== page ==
Music Theatre

Who’s Your Baghdaddy review

A trailblazing experiment to be treasured, supported and admired, the live online season of Who’s Your Baghdaddy (or How I Started the Iraq War) is an imaginative blend of musical theatre prowess, devilish satire and technical wizardry.


At this time when actors and audiences alike crave the return of live theatre, Who’s Your Baghdaddy is the closest experience to the real thing, performed live online each night by eight vibrant actors supported by an inspired creative team. The viewing experience benefits from audience familiarity with the multiple live stream concerts and play readings that have been seen across the past three months, but the added excitement of a live piece of musical theatre adds lashings of extra zing.

Social distancing is readily achieved by having each actor in a different room of the one house, with stage management and key creatives in a central hub.

The Iraq War may not seem ideal fodder for the musical theatre stage, and yet creators Marshall Paillet (music, book) and A. D. Penedo (lyrics, book) have found a canny framework in which to present a satirical look at what is basically a tragic series of misfires on a global scale. An AA-like support group meeting is reimagined here as a Zoom meeting, in which the assembled people share the significance of each of their roles in starting the Iraq War.


Whereas many a musical is content to end act one with the traditional “boy loses girl” twist, Who’s Your Baghdaddy dares to go to interval on the unforgettable tragedy of September 11, 2001. The gravity of this central piece of drama is given full weight by the clever writing, which conveys an inevitable arc from sunny superficiality to catastrophic consequences.

Director Neil Gooding perfectly picks up the tone of the writing, creating an atmosphere of energetic improvisation as the focus shifts around the group and the storytelling flits back and forth in time. Gooding’s vision for this online event is so well realised that it is hard to imagine the show working as effectively in a traditional theatre.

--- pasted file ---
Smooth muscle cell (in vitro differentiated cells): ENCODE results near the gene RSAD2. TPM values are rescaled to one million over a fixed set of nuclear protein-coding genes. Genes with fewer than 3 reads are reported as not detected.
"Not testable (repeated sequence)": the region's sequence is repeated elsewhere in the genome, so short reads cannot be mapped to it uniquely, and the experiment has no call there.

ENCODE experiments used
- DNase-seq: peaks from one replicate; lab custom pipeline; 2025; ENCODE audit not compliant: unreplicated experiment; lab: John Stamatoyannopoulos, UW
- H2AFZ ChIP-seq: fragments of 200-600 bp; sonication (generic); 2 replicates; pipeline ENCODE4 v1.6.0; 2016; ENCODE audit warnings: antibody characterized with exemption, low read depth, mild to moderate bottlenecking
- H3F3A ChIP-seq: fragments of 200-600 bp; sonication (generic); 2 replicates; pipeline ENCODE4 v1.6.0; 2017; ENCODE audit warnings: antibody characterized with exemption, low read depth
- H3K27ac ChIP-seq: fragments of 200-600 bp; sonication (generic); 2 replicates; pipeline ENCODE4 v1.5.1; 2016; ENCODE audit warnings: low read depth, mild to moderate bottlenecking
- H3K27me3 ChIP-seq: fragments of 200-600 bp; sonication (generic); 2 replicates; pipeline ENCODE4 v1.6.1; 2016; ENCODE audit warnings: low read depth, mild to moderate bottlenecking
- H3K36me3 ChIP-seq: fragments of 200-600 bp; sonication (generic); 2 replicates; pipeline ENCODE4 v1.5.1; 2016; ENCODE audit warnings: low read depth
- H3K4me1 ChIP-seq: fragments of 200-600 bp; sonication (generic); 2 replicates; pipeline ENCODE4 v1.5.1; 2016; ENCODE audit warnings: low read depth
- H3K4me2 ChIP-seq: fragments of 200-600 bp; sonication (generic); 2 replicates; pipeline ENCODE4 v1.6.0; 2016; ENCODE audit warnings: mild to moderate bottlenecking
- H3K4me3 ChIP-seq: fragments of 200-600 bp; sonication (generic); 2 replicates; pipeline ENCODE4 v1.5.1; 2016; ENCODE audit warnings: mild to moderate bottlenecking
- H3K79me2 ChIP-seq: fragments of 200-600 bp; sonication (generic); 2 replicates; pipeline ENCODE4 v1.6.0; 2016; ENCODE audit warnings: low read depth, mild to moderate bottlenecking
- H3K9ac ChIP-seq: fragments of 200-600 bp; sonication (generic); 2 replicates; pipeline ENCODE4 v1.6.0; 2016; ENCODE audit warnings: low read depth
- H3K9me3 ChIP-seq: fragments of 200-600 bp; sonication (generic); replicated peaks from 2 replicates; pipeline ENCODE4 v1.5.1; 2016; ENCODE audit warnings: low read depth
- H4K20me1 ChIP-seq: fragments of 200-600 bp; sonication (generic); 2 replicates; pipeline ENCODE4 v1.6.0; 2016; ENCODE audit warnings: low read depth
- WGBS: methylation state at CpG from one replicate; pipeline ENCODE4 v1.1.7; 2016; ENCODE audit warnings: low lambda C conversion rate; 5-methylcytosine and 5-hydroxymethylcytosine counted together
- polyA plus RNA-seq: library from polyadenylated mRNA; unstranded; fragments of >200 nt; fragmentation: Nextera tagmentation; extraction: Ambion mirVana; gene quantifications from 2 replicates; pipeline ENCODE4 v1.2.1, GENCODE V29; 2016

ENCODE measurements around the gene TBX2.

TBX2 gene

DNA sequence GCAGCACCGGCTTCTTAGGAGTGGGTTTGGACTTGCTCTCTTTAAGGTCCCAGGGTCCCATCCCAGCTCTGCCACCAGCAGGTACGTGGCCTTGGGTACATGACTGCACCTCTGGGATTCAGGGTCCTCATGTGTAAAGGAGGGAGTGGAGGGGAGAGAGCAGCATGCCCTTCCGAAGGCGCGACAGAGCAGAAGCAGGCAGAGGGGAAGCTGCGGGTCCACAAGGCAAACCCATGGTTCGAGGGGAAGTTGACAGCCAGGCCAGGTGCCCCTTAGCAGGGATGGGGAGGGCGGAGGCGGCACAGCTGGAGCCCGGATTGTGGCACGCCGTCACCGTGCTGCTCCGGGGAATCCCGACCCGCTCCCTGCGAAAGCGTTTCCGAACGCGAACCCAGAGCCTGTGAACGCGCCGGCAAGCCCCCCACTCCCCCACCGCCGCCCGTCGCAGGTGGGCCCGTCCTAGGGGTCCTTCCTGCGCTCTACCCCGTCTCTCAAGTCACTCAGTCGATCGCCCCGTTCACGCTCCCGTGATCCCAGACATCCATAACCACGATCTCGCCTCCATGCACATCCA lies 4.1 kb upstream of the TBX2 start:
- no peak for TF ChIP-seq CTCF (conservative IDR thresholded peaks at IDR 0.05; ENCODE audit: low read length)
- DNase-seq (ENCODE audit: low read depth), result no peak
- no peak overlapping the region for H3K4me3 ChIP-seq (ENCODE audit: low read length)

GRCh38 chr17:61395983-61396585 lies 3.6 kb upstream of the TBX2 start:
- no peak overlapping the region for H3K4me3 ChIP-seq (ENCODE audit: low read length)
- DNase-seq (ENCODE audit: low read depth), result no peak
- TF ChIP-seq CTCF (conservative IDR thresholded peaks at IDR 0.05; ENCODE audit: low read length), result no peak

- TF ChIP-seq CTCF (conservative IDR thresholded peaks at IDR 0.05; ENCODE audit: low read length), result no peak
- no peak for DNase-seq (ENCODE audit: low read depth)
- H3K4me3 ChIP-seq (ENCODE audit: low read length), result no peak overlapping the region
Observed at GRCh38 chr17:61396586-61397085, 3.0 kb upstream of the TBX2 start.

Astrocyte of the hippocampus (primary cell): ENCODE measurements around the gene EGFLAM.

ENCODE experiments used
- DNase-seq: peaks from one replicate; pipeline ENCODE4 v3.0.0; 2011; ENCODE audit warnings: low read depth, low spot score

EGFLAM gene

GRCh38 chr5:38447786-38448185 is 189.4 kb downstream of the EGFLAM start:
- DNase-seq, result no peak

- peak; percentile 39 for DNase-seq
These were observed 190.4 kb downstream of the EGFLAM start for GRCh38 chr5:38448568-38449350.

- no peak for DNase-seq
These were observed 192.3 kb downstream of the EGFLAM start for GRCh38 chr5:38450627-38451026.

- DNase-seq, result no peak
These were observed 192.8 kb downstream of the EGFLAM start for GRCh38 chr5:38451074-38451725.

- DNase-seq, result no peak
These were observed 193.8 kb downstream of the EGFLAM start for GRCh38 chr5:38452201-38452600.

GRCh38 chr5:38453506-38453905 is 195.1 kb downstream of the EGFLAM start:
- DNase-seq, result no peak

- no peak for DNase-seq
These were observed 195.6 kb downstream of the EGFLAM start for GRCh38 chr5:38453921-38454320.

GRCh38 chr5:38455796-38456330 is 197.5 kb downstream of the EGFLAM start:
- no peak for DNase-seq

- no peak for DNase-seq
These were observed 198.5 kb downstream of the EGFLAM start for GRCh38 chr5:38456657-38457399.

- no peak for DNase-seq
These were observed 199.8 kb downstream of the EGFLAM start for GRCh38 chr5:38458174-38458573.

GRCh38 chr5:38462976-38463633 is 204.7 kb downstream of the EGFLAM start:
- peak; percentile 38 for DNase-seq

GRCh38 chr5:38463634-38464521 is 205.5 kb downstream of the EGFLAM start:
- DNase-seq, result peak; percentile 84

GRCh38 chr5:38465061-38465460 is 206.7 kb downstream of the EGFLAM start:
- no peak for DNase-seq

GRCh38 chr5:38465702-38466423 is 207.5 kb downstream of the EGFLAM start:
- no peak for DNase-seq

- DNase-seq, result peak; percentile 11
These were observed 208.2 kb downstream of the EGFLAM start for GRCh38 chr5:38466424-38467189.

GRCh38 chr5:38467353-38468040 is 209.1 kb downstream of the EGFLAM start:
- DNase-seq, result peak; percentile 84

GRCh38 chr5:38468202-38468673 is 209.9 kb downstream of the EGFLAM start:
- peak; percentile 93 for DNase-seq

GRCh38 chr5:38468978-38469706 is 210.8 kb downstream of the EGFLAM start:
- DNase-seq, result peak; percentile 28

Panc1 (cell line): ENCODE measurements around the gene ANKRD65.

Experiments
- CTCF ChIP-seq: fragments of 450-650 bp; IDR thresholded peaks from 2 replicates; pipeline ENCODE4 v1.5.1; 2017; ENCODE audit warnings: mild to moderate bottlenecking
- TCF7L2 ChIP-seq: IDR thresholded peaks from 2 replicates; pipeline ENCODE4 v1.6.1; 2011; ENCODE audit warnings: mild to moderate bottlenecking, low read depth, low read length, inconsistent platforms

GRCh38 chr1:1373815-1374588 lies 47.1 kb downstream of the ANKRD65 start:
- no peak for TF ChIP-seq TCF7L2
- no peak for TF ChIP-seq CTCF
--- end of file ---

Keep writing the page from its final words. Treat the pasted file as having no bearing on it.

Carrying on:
The slick success of the staging is due in no small part to the work of technical director Michael Goodyear, who flips vision from actor to actor with extraordinarily nimble timing and wonderfully creative visual flair. The sound design of David Bergman blends the singing voices as beautifully as would be heard via a full sound desk in a theatre. Lighting, by Phoebe Pilcher, skilfully creates differing ambiance for the various characters, neatly changing vibe for the more fantastical sequences.

Musical director Steven Kreamer brings the jaunty, instantly accessible score purring to life. The cast members sing the heretofore unfamiliar music with supreme confidence; timing is tight and vocal harmonies are pristine. Leah Howard’s choreography elevates the work above the set of talking heads that generally characterise online performances. In a delicious touch, Gooding and Howard frequently have the cast members face inward or towards a key character, bringing to mind the much-loved opening credits of The Brady Bunch.

The company comprises of eight very well-matched performers whose talent, under Gooding’s direction, sees the generation of reactive energy levels that usually correspond to face-to-face stage acting.


Working with impressive, entertaining dexterity, Blake Erickson (Man) and Katrina Retallick (Woman) each perform a dozen or so roles, sometimes switching between Isabel Hudson’s costumes with speed that defies the live performance. Retallick particularly shines in conveying the vapidity and vagary of American news reporters.

Laura Murphy (Berry) and Adam Rennie (Jerry) give vibrant performances as perilously inept CIA operatives. Rennie’s innate likeability adds heft to Jerry’s tragic fate.

Troy Sussman is so convincing as whistle-blower Curveball that he practically generates sympathy, or, at least, understanding, for the chain of fools who believe him. Phillip Lowe brings well measured class to unflappable CIA operative Tyler.

Although not looking quite old enough to be nick-named “grandad,” Doug Hansell nails the straight-faced self-importance of weapons expert Martin. Rising musical theatre actor Matthew Predny deftly captures the careless ambition of German intelligence interrogator Richart.

While we suffer through this ongoing pandemic, it can only be hoped that there will be more creative ventures like this, providing a much-needed outlet for performers, directors and designers, not to mention welcome entertainment for audience members isolated at home. With ticket prices set at a very readily affordable level, viewing of Who’s Your Baghdaddy is highly recommended.

The opening night performance of Who’s Your Baghdaddy was dedicated to the memory of Michael Falzon.

Who’s Your Baghdaddy is performed and streamed live nightly at 7.30pm AEST until 28 June 2020.

Photos: supplied

Categories: Music Theatre, Reviews

1 reply »

  1. What a pleasant surprise to see this in my inbox. I have missed experiencing live theatre vicariously through you, Simon. Although, I imagine in this new reality, I can see productions such as this one for myself!

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